What Iraq needs from a handover
With Robert Malley, Financial Times, 28 April 2004
The June 30 deadline for the transfer of power in Iraq is unrealistic, unworkable - and virtually unavoidable. Scrapping the deadline, as some have suggested, is not the answer. What is needed is to redefine what the deadline represents. One would hope that members of the United Nations Security Council had this in mind yesterday when Lakhdar Brahimi, the UN special adviser, outlined his plans for Iraq.
For a start, it would be best to give up the fiction that the June 30 deadline has anything to do with "transferring sovereignty". As a legal matter, sovereignty is already vested in the Iraqi state and "embodied" in its interim institutions. But as a practical matter, the sovereign power exercised by the new Iraqi government will be incomplete and to pretend otherwise could do lasting damage to the very notion of sovereignty in Iraqi eyes. That does not mean the June 30 deadline should be ignored. By now, too many Iraqis have come to expect it and too much US credibility is invested in it; even Iraqis originally sceptical of the timetable would be quick to denounce its overturn.
Instead, the deadline should be seen as a meaningful opportunity to narrow the growing gap between the occupation's governing institutions and the Iraqi people. Four interrelated steps, based on - but going beyond - Mr Brahimi's ideas are required.
First, political responsibility for the transition should be handed to the UN, acting through an appropriately empowered special representative. Before June 30, the UN would be charged with appointing a provisional government. After that date, it would exercise certain residual powers to supervise the political process, break any deadlock between Iraqi institutions and act as a check on Iraqi executive decisions that may exceed its limited mandate. The powers of the special representative would be strictly those needed to maximise stability and ensure national elections in January 2005.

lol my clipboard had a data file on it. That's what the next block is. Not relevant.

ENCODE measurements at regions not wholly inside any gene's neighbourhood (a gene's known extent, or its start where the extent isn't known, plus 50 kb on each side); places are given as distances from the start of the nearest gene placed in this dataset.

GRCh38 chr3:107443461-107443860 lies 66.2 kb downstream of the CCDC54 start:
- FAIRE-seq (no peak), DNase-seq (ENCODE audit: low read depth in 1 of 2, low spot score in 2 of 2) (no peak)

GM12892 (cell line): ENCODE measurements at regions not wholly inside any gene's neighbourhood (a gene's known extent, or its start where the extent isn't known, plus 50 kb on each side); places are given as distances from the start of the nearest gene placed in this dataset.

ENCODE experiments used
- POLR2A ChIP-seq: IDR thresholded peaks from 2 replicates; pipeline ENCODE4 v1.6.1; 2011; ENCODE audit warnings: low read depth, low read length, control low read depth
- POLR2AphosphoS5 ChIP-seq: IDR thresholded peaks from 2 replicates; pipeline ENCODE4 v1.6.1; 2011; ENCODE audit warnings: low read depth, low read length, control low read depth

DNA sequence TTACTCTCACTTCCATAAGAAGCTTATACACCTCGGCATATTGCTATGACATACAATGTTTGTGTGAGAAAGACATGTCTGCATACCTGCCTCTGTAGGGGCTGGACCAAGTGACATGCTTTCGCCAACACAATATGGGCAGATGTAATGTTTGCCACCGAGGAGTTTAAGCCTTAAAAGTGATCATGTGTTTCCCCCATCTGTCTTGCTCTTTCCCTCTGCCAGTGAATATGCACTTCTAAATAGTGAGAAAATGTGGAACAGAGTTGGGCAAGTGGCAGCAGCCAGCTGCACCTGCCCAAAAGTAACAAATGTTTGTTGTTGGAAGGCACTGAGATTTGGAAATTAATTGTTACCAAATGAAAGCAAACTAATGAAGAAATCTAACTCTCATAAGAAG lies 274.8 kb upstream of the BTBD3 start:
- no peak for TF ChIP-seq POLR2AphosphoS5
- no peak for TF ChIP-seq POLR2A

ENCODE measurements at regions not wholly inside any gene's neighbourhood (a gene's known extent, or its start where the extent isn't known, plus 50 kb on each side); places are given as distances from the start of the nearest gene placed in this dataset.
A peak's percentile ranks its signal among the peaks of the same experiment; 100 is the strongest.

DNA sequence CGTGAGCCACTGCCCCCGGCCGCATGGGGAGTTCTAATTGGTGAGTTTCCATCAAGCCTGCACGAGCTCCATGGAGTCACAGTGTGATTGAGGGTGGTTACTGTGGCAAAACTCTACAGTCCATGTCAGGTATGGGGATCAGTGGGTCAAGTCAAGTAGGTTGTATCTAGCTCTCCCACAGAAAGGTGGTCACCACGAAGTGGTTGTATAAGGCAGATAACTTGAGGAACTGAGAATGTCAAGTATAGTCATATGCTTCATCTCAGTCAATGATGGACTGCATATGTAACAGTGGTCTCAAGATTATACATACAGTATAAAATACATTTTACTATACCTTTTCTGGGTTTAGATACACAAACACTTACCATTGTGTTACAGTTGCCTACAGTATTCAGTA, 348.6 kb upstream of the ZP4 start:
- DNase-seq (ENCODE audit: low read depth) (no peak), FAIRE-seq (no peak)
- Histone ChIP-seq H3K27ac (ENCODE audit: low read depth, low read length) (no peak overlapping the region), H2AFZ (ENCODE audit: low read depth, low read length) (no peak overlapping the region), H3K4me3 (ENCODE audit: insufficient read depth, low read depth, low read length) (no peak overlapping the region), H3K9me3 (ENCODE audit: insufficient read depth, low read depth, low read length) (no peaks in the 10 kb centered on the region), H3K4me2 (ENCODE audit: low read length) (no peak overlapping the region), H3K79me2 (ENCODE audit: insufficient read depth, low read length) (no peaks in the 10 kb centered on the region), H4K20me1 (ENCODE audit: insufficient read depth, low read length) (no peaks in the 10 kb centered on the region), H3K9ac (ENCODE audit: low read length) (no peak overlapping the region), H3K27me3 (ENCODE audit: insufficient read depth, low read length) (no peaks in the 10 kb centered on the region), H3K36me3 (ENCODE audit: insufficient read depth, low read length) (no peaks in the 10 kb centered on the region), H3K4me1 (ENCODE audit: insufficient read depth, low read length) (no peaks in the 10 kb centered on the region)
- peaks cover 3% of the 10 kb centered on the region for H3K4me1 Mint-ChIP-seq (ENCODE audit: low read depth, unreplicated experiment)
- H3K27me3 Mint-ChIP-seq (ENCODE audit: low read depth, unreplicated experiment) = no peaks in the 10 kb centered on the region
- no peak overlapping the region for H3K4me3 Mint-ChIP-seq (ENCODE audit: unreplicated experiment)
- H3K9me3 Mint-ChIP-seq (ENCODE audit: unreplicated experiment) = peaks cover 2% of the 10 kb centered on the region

Second, the UN-appointed provisional government of technocratic experts should mark a clear break in character and membership from the current Interim Governing Council. This body would run daily affairs and prepare for general elections with the special representative's advice.
Third, to widen political participation, a national conference of Iraqis should be convened sand should elect a consultative assembly. The assembly should have the power to reject the composition of the new government and any decrees it passes, with the UN special representative acting as final arbiter in the case of deadlock.
The proposed national conference could also be an important first step towards creating a sense of collective ownership and a common political platform that eschews violence and commits participants to work for a democratic political system. So far, the Iraqi people have been virtual observers of a pas-de-deux between the coalition authority and the Interim Governing Council; if they are not truly involved in the process, they can hardly be expected to defend it.
Finally, security arrangements should be redefined by a Security Council resolution that re-authorises the US-led multinational force from June 30 until an elected government takes office and decides its future. But recent violence in Falluja and elsewhere demands one big change. In future, the force should require the approval of the Iraqi provisional government for major offensive operations. Of course, operational matters involving force protection and responses dictated by immediate events must continue to be a matter for the military command alone. But where strategic choices are involved and the multinational force is acting after deliberation, it is both possible and necessary to co-ordinate with the Iraqi government if the deadline is to involve any meaningful power shift.
In short, whatever happens on June 30 will at best involve a delegation of something far less than sovereignty to a body falling far short of being representative. What Iraqis should be getting is more power - and the space to create a more inclusive and cohesive polity - but still necessarily incomplete sovereign power until proper general elections are held. To minimise the friction associated with this power transfer, residual civilian powers should be exercised during the transitional period by the UN, not the US.
The options available today are few and bad, a measure of the staggering misjudgments that have plagued post-war management from the start and there is no guarantee that even these steps can stem Iraq's descent toward instability and civil war. Nor is there any guarantee that this approach will find takers. But a U-turn from a stubborn administration and engagement from a sceptical international community may represent the last remaining chance of success.
Gareth Evans is president of the International Crisis Group and Robert Malley its Middle East programme director.